NTV, which is owned by Kremlin-controlled energy supplier Gazprom, planned to run its own series that suggested foreign-inspired conspiracy may have played a part in the explosion.

The plot, according to a 2019 report in Voa News, revolves around a CIA agent that had infiltrated into Pripyat, and was tasked with gathering intelligence on the Chernobyl plant.

Russia’s culture ministry reportedly helped fund the NTV show with a $460,000 (£343,000) grant.

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Gorbachev failed to publicly acknowledge the disaster for three weeks. (Image: GETTY)

The apparent ‘hero’ of the NTV drama is a Russian counterintelligence agent sent to track him down.

Despite the fact there is no evidence of any CIA agent ever being present, the show’s director promised his drama would “tell viewers about what really happened back then”.

On April 27, 1986, the day after the disaster, inhabitants of Pripyat began to be evacuated.

The USSR attempted to cover up the disaster, but Swedish monitoring stations detected an abnormally high level of wind-transported radioactivity the next day and demanded an explanation.


Chernobyl became a major tourist attraction after the HBO series. (Image: GETTY)

The Kremlin eventually acknowledged the accident, but then-Soviet leader Mikhal Gorbachev did not comment on it publicly for three weeks.

He maintained, however, that there was no cover up, telling the Associated Press in 2006: “I can’t agree that we were trying to conduct a sly policy and hide something. We realised the entire drama only later.”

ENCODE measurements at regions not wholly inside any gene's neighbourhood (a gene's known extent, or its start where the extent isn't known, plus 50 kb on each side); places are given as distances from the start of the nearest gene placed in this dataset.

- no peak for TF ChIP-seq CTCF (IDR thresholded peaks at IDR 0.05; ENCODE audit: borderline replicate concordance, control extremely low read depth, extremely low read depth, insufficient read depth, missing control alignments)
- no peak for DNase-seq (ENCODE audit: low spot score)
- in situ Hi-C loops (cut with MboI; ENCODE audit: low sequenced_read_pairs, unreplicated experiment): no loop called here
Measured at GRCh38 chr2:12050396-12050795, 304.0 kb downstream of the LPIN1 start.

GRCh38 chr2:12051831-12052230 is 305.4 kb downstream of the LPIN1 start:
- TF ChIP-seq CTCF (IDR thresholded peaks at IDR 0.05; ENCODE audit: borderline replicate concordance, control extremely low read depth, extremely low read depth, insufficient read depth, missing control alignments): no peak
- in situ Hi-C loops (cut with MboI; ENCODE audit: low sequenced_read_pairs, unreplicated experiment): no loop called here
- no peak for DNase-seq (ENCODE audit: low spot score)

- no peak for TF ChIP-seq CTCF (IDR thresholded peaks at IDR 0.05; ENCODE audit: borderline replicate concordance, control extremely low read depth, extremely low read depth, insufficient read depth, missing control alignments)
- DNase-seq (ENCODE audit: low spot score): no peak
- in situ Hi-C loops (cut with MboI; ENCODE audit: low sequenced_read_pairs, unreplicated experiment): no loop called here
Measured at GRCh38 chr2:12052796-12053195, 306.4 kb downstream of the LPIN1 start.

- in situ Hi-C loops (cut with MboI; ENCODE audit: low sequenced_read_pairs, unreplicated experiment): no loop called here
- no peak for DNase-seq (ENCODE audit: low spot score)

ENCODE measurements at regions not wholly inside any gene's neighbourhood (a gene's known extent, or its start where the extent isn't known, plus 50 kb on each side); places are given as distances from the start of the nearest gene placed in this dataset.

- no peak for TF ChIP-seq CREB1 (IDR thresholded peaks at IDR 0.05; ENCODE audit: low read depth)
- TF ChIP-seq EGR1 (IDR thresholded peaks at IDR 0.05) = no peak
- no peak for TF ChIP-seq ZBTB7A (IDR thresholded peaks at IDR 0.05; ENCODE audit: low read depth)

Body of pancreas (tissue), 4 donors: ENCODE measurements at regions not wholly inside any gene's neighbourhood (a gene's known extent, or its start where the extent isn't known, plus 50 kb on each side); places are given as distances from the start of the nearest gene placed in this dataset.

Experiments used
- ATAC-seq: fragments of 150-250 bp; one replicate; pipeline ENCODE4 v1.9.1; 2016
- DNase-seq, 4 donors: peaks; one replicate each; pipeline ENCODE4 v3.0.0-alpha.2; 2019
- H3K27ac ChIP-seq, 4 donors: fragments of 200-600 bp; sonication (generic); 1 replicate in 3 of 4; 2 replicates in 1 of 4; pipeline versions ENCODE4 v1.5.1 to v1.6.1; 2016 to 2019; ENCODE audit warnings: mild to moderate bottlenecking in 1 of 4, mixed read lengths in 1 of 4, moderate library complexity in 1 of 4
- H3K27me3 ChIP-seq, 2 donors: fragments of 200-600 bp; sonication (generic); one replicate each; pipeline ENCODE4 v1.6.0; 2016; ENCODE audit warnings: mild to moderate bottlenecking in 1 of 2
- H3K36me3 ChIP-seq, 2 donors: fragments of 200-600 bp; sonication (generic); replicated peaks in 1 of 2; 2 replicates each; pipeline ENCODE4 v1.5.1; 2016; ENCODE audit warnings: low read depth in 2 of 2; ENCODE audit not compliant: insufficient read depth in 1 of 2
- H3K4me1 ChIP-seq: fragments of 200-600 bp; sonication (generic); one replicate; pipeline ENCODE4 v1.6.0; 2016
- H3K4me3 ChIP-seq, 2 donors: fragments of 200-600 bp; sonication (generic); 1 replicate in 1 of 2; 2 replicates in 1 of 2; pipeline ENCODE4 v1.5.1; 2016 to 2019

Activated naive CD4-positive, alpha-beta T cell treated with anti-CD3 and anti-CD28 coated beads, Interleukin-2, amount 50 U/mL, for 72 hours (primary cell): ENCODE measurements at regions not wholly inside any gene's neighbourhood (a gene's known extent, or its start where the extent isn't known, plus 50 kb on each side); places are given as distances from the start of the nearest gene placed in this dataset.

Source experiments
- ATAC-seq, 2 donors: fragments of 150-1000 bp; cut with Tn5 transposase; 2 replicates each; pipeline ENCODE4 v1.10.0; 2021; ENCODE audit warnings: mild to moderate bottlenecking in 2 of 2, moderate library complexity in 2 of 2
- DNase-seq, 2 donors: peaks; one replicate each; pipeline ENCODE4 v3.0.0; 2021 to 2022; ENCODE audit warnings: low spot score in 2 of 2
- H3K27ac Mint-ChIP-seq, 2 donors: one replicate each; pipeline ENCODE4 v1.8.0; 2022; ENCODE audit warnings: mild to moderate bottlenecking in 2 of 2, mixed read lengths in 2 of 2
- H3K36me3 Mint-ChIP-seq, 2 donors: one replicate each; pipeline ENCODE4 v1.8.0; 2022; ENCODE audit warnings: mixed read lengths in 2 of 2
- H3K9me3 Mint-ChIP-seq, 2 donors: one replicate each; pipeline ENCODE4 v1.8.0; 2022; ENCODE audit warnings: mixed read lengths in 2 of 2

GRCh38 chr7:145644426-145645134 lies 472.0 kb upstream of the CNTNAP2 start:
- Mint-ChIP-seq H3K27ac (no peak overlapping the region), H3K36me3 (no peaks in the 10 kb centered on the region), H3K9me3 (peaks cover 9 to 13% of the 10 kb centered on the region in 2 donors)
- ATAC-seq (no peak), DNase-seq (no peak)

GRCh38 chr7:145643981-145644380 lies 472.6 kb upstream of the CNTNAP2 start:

By May 4, the heat and radioactivity leaking from the site had been contained, albeit at great risk to the people involved in the emergency response.

Of those involved, 134 station staff and firemen were hospitalised with acute radiation syndrome due to absorbing high doses of ionising radiation.

The Kremlin eventually acknowledged the accident, but then-Soviet leader Mikhal Gorbachev did not comment on it publicly for three weeks.

Of these, 28 people died in the days and months afterwards, and a further 14 suspected radiation-induced cancer deaths followed within the next decade.

Ilya Shepelin, a broadcaster with independent Russian media outlet Dozhd, wrote in the Moscow Times in 2019: “The fact that an American, not a Russian, TV channel tells us about our own heroes is a source of shame that the pro-Kremlin media apparently cannot live down.”

It is unclear if the Russian drama about the Chernobyl disaster was ever released, but it would not be the first time NTV had produced a controversial documentary reflecting Kremlin ideology.

A 2014 documentary described critics of Russian policies in Ukraine as “fascists” and “traitors” and, according to the Moscow Times, reportedly showed footage of Andrei Makarevich’s concert in Sviatohirsk “merged with images of the fighting that he supposedly endorsed.

“The program never mentions that the concert was for the benefit of Ukraine’s internally displaced children.”